Good, Better, Best – Put Your Research Skills to the Test

Good, better, best,
Never let it rest.
‘Til your good is better,
And your better is best!

This jump rope rhyme, chanted on the playground, was an axiom often repeated by Grandma. The message was simple. Whatever you do, always give it your best effort. How does this analogy apply to finding records of your ancestors?

Consider the search for the death records of John R. Wells and his wife Rachel.

Good: A GOOGLE search led to Online Searchable Death Indexes & Records. A statewide index at Washington State Digital Archives validated that Rachel and John both died there in 1949.

Better: An expanded index from Historical Record Collections at provided death date and place, age at death, names of parents, and a reference source. John was the son of Robert Wells (and possibly Mathilda); Rachel was the daughter of Evan Evans and Rachel Davis. Both died in Pierce County, one day apart.

The source listed microfilm and certificate numbers, leading to the original death certificates. The digitized images are not yet online, but the films can be viewed at the Family History Library or ordered from a local FamilySearch Center. The Family History Library Catalog is the gateway to the world’s largest collection of genealogical records.

Best: The death certificates of John and Rachel revealed much more. Rachel was born 29 Nov 1869 in Massillon, Ohio; John was born 4 Sep 1864 in England. Rachel, age 79, married, had been a patient for one week; cause of death, cerebral thrombosis. John, age 84, now a widower, with a heart condition for 51 years, died the following day after having been admitted 2 hrs and 35 minutes. Non medical terminology might reword “coronary occlusion” to read, “died of a broken heart”. Maybe John just could not bear to part with his beloved Rachel.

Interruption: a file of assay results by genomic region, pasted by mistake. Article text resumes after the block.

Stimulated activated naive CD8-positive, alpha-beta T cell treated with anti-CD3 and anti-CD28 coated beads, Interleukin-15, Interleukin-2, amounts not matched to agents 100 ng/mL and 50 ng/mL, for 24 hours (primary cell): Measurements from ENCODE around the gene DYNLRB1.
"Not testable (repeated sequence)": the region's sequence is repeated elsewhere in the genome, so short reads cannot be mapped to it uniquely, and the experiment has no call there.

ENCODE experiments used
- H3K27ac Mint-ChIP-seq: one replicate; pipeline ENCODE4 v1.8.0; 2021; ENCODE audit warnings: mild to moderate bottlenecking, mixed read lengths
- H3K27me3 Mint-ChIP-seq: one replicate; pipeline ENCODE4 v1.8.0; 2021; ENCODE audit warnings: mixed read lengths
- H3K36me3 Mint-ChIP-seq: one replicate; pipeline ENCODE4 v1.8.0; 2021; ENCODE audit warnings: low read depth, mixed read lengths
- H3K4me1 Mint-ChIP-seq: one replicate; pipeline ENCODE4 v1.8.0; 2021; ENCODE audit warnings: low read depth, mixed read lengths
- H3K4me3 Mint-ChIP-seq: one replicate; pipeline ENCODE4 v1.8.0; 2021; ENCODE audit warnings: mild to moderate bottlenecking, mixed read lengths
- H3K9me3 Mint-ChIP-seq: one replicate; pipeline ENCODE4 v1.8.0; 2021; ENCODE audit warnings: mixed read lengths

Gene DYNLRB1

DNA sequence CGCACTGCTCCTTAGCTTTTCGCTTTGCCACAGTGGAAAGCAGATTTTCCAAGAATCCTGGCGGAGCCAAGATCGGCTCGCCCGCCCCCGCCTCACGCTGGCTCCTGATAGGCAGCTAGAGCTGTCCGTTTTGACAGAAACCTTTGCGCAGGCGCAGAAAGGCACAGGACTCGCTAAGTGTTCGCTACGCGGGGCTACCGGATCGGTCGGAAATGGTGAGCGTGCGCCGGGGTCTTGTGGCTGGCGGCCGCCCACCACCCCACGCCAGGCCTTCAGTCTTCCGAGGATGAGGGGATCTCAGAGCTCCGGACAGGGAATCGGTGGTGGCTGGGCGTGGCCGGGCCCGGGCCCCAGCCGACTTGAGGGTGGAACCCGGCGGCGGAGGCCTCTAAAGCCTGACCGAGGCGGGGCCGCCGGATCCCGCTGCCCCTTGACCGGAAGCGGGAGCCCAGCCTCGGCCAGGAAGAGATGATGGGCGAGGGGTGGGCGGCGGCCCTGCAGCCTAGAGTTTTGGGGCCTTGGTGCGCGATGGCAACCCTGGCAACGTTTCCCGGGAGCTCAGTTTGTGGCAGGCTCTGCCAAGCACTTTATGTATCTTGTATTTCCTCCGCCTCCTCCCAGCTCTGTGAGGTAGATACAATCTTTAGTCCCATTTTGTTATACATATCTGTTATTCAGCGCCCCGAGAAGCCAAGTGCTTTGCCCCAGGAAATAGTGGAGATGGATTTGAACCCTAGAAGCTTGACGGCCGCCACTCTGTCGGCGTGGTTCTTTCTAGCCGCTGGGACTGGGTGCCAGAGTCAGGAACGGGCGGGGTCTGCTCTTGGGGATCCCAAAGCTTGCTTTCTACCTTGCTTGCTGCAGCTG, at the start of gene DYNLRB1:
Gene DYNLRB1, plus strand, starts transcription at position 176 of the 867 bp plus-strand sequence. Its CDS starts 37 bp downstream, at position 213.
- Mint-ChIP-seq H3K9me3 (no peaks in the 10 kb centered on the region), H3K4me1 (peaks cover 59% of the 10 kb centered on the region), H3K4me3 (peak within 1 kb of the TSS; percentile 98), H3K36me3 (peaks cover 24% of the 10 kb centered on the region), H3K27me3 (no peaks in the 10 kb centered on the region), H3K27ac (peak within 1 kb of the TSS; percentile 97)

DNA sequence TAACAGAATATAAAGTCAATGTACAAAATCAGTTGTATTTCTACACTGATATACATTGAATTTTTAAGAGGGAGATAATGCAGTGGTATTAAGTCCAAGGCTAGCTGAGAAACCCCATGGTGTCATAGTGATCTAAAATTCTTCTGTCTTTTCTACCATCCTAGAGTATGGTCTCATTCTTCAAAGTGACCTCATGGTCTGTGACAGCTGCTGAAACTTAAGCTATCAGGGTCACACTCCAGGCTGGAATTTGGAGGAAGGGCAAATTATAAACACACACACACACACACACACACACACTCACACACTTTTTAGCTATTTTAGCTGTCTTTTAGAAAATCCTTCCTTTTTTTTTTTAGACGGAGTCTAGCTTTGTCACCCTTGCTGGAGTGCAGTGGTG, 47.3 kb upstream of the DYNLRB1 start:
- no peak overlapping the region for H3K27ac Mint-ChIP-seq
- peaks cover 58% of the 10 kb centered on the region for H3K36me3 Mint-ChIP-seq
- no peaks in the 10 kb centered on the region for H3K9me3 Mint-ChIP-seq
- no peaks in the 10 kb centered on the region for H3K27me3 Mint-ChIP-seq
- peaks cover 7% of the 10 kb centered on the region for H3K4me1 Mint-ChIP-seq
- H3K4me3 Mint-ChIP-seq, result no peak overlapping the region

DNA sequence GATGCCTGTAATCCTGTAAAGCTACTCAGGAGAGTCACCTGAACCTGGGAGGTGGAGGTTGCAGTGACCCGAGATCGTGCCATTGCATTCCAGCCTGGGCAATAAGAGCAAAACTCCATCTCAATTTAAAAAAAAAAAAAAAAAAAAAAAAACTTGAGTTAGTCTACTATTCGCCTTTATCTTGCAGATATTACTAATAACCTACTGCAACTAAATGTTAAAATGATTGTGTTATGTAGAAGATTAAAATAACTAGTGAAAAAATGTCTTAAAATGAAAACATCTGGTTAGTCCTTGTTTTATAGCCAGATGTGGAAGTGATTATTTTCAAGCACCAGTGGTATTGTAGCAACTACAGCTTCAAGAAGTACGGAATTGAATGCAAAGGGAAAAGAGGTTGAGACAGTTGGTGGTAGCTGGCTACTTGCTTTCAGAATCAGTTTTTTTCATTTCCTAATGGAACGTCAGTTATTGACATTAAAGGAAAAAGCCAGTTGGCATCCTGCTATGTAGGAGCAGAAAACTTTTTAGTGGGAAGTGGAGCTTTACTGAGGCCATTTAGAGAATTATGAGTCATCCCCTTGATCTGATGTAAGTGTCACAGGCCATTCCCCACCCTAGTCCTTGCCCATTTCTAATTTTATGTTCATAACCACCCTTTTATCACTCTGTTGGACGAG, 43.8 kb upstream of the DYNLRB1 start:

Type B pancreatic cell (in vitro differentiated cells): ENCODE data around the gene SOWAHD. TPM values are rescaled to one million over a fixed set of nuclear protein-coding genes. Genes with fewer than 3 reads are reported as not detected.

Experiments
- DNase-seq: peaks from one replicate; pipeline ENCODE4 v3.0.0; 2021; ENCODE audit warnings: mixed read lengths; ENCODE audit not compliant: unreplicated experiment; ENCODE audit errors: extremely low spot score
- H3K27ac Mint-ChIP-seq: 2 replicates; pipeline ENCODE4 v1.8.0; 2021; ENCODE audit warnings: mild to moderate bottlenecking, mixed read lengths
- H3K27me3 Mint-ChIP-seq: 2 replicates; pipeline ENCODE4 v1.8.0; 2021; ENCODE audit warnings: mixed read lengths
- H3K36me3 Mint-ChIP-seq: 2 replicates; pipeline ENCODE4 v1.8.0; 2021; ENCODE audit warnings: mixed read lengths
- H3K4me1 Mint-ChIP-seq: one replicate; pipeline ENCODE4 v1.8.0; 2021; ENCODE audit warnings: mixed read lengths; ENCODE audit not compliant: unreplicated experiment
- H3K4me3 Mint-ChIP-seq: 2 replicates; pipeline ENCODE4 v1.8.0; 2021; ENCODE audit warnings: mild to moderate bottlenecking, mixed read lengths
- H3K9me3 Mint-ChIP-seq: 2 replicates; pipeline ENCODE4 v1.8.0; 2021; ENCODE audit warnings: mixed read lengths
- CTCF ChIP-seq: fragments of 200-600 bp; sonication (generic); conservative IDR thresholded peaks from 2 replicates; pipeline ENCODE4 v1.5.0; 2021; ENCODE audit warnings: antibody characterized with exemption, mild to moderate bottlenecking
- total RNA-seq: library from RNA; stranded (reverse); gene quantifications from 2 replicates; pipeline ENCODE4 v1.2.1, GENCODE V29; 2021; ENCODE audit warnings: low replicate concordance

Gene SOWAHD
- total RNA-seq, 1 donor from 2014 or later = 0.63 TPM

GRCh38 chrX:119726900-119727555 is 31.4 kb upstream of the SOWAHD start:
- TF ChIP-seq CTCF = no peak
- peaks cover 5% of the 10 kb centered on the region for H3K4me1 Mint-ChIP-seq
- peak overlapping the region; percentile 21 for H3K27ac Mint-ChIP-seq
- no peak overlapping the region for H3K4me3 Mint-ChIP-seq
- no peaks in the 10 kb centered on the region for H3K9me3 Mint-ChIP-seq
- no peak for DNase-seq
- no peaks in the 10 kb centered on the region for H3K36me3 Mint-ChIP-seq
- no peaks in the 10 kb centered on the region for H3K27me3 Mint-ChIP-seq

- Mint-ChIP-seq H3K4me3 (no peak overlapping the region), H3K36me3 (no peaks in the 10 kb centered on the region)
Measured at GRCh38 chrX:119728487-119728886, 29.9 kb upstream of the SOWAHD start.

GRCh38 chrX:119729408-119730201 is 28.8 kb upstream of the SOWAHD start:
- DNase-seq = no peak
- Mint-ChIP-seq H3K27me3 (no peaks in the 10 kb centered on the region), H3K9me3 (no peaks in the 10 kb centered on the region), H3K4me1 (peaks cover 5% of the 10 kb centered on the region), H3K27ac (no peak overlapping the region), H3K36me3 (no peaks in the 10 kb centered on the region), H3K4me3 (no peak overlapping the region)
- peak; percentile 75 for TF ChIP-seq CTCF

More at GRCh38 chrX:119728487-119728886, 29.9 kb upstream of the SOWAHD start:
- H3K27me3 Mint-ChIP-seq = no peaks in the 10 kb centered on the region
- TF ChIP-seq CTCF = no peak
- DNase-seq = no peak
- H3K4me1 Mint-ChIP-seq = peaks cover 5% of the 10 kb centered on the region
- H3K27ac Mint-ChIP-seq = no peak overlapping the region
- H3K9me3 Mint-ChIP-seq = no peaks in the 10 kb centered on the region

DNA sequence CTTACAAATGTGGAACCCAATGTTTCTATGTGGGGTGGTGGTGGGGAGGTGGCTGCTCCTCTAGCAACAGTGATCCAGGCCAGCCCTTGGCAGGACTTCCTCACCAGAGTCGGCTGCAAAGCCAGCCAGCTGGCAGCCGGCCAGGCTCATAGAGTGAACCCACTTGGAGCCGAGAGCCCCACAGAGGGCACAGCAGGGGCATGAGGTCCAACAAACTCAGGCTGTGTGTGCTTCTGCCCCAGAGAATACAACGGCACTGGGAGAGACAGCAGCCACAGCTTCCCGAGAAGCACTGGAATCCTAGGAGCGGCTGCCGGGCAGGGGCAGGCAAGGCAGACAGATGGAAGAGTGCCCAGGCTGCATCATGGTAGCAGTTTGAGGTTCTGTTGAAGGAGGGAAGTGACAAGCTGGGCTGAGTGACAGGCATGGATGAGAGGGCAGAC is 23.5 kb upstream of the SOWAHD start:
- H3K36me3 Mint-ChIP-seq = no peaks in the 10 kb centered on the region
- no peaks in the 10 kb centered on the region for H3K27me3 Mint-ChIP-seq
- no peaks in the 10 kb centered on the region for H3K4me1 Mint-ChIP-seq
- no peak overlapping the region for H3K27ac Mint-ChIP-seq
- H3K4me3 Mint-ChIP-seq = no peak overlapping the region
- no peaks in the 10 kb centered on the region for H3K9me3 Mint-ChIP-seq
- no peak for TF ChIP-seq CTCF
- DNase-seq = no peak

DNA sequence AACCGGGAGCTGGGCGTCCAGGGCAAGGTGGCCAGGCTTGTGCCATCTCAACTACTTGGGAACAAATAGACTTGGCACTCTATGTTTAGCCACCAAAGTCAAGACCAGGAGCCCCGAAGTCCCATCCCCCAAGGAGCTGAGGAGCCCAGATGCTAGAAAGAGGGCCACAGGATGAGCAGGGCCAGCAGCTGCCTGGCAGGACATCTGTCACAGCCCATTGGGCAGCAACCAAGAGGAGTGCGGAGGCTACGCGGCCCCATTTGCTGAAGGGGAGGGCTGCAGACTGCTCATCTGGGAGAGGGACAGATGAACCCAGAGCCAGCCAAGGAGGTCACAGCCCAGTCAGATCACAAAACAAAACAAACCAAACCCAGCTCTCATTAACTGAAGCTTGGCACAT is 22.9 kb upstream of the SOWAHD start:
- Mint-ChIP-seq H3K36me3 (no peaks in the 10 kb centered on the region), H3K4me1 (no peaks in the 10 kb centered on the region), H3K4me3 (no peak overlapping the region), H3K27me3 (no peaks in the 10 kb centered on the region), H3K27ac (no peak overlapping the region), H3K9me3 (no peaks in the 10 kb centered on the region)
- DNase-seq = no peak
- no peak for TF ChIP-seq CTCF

Statewide registration of deaths came in to play with the use of a standardized form in the early 1900’s. Two fields at the bottom of the form record the funeral home and the cemetery. Both entities created a separate set of records. Arrangements for John and Rachel were handled by the Whitmore Funeral Home in Buckley, Pierce County. Burial took place at the Evergreen Cemetery in Enumclaw, King County.

Never let it rest: The FHL collection led to cemetery records compiled by the South King County Genealogical Society.

The “great reward” arrived in the mailbox from what is now the Weeks Funeral Home. The Funeral Arrangement Sheets gave great historical information and detail of the combined Wells funeral. John, a retired coal miner, came to the U.S. 64 years earlier. He had been a resident of the state for 49 years. Rachel’s parents were born in Wales. She belonged to the Assembly of God Church. They had ten grandchildren and seventeen great grandchildren. The six casket bearers were fellow lodge members. Dorothy Hovey sang “Amazing Grace”, and Mrs. W. played the organ. Best of all seven relatives were listed including married names, relationships and residence.

“Good, better, best...until I find a will, I cannot let it rest!”

Comments (3)

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  1. This is a beautiful old saying that I will say to my grandchildren, and explain just how I came across it. In my researching! Thank-you, for the beautiful story.

    Sharon E Hayes 28 May 2011
    5:10 pm
  2. good article i liked using this site

    lily 24 May 2011
    10:08 am
  3. what an excellent article this is and it has urged me on to find as much information as I possibly can about each of my ancestors. Keep up the good work as you are obviously doing some thing right.

    Robert Gilmour 06 May 2011
    5:52 am

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